The study was carried out by a team at St George’s, University of London. It has been published in the journal Anticancer Research. The team, led by Dr Wai Liu and colleagues carried out laboratory investigations using a number of cannabinoids, either alone or in combination with each other, to measure their anti-cancer actions in relation to leukaemia.

Of six cannabinoids studied, each demonstrated anti-cancer properties as effective as those seen in THC. Importantly, they had an increased effect on cancer cells when combined with each other.

Dr Liu said: “This study is a critical step in unpicking the mysteries of cannabis as a source of medicine. The cannabinoids examined have minimal, if any, hallucinogenic side effects, and their properties as anti-cancer agents are promising.

“These agents are able to interfere with the development of cancerous cells, stopping them in their tracks and preventing them from growing. In some cases, by using specific dosage patterns, they can destroy cancer cells on their own.

“Used in combination with existing treatment, we could discover some highly effective strategies for tackling cancer. Significantly, these compounds are inexpensive to produce and making better use of their unique properties could result in much more cost effective anti-cancer drugs in future.”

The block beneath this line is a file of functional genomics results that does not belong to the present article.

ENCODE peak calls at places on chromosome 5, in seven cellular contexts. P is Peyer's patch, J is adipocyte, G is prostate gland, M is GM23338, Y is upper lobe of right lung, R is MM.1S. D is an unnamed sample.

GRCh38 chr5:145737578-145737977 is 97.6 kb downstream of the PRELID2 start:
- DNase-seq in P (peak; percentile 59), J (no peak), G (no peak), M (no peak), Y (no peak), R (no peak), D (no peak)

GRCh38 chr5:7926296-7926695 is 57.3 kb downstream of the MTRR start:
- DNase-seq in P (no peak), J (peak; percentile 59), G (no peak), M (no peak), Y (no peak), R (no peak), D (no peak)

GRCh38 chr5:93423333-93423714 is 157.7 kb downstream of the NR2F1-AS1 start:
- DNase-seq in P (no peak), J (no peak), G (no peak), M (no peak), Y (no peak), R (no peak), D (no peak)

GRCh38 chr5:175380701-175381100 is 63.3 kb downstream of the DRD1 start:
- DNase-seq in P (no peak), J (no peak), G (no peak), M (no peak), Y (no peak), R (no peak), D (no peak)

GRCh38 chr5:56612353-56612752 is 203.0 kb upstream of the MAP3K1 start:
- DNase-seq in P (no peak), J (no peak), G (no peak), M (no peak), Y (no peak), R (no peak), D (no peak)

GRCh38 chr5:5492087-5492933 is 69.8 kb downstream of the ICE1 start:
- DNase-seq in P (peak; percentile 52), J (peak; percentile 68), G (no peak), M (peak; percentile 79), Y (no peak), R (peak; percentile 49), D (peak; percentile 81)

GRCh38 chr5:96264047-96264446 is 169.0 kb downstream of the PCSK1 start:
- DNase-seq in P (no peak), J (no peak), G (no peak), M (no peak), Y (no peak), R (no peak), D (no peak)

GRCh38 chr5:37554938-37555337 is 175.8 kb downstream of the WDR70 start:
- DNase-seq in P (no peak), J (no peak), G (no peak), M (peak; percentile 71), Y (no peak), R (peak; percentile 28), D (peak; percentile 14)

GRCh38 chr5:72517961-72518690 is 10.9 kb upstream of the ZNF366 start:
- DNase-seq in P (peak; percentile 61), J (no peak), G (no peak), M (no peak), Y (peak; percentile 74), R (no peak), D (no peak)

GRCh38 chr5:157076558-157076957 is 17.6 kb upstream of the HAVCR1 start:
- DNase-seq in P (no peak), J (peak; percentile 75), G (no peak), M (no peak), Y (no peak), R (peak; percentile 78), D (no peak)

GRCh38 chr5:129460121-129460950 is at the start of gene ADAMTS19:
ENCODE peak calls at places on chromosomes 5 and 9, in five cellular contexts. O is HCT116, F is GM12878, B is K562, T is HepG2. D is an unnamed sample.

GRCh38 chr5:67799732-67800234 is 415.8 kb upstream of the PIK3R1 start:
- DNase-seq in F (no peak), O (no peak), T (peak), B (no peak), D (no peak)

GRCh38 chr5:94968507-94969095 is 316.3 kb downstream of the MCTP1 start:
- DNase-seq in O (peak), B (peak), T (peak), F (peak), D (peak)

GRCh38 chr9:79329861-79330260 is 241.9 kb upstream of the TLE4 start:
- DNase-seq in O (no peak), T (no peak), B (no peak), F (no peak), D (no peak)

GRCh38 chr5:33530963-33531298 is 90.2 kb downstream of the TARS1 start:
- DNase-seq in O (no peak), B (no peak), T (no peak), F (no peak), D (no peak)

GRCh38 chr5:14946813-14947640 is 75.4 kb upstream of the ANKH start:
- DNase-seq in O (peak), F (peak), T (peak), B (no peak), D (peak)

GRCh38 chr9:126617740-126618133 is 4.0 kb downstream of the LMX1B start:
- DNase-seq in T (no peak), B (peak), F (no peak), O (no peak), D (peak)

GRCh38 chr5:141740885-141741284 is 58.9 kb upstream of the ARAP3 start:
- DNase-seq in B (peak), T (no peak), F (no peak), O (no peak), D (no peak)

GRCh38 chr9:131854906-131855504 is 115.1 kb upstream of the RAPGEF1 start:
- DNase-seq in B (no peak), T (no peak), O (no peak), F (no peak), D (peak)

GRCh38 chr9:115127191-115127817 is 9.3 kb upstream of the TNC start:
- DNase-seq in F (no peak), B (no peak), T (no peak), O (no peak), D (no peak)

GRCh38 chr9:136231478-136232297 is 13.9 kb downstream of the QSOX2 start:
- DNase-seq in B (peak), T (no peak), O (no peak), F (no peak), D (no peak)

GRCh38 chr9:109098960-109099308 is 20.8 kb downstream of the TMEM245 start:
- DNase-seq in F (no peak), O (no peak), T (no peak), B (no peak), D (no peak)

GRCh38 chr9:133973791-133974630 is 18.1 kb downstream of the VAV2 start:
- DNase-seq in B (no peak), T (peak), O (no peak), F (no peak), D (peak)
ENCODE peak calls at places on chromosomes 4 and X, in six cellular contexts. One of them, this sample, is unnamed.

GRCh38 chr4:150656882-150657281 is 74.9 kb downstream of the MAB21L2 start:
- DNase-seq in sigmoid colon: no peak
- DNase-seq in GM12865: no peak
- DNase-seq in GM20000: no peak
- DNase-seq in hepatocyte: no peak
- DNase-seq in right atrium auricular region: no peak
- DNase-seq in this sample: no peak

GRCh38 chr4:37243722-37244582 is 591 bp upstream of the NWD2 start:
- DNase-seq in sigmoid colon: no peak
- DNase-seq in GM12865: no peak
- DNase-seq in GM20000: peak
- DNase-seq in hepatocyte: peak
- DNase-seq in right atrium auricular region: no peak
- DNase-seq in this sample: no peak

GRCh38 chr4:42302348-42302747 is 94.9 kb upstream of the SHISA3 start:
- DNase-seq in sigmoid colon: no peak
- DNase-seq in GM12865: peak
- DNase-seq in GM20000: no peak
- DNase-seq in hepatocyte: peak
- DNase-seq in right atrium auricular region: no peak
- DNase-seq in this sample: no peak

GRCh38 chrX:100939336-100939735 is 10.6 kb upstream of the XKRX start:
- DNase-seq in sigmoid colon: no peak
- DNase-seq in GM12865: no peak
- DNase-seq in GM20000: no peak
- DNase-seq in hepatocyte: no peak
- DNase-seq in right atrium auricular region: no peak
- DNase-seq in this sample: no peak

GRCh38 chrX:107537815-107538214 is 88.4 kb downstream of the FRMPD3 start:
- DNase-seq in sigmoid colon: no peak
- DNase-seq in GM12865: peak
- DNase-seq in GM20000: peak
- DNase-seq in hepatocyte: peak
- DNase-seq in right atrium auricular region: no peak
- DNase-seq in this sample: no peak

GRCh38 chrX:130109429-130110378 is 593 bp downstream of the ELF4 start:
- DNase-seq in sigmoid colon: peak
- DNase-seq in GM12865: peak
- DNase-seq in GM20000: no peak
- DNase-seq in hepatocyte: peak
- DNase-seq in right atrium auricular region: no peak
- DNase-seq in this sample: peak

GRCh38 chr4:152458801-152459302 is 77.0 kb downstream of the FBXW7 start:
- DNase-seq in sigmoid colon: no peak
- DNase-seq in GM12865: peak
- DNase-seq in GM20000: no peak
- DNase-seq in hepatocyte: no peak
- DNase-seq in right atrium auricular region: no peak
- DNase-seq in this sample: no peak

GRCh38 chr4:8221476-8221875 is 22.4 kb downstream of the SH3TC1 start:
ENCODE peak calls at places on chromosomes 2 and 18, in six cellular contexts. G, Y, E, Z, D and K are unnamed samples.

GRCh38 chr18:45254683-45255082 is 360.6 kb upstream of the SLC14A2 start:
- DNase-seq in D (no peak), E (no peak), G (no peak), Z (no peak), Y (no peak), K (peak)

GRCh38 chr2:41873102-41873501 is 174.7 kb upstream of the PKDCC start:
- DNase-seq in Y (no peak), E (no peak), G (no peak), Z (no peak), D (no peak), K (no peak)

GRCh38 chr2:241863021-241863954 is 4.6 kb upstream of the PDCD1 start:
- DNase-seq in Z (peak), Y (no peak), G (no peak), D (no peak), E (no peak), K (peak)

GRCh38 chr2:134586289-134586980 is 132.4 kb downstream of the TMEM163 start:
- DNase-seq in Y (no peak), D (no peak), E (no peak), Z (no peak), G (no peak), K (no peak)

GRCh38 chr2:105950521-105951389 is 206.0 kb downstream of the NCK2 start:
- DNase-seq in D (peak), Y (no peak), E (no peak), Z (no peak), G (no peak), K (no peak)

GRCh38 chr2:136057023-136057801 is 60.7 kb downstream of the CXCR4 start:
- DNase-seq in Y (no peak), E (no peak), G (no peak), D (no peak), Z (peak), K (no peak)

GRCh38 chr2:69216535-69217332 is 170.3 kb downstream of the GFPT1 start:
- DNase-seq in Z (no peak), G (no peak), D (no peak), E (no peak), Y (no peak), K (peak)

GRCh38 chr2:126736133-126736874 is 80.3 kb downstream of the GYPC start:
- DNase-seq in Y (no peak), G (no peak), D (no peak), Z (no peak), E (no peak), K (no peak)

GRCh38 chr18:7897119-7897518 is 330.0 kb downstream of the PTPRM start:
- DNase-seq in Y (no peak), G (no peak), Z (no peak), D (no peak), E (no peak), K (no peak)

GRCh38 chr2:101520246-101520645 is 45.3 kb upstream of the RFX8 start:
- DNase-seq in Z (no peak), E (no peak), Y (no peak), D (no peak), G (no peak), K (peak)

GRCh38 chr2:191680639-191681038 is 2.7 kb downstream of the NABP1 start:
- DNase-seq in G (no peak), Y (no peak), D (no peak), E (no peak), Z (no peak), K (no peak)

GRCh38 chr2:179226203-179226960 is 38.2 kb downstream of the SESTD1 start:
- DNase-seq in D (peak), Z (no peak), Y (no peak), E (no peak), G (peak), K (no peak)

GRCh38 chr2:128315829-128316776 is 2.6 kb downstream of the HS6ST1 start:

The study examined two forms of cannabidiol (CBD), two forms of cannabigerol (CBG) and two forms of cannabigevarin (CBGV). These represent the most common cannabinoids found in the cannabis plant apart from THC.” https://www.sgul.ac.uk/alumni/magazine/study-shows-non-hallucinogenic-cannabinoids-are-effective-anti-cancer-drugs

“Enhancing the Activity of Cannabidiol and Other Cannabinoids In Vitro Through Modifications to Drug Combinations and Treatment Schedules”  http://ar.iiarjournals.org/content/33/10/4373.abstract

“Non-hallucinogenic cannabinoids are effective anti-cancer drugs” https://www.sciencedaily.com/releases/2013/10/131014094105.htm

“Cannabinoids used in sequence with chemotherapy are a more effective treatment for cancer. New research has confirmed that cannabinoids – the active chemicals in cannabis – are effective in killing leukaemia cells, particularly when used in combination with chemotherapy treatments.” https://www.sgul.ac.uk/news/news-archive/cannabinoids-used-in-sequence-with-chemotherapy-are-a-more-effective-treatment-for-cancer
 
“Anticancer effects of phytocannabinoids used with chemotherapy in leukaemia cells can be improved by altering the sequence of their administration.” https://www.ncbi.nlm.nih.gov/pubmed/28560402
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Trial of Cannabidiol for Drug-Resistant Seizures in the Dravet Syndrome

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“BACKGROUND

The Dravet syndrome is a complex childhood epilepsy disorder that is associated with drug-resistant seizures and a high mortality rate. We studied cannabidiol for the treatment of drug-resistant seizures in the Dravet syndrome.

METHODS

In this double-blind, placebo-controlled trial, we randomly assigned 120 children and young adults with the Dravet syndrome and drug-resistant seizures to receive either cannabidiol oral solution at a dose of 20 mg per kilogram of body weight per day or placebo, in addition to standard antiepileptic treatment. The primary end point was the change in convulsive-seizure frequency over a 14-week treatment period, as compared with a 4-week baseline period.

RESULTS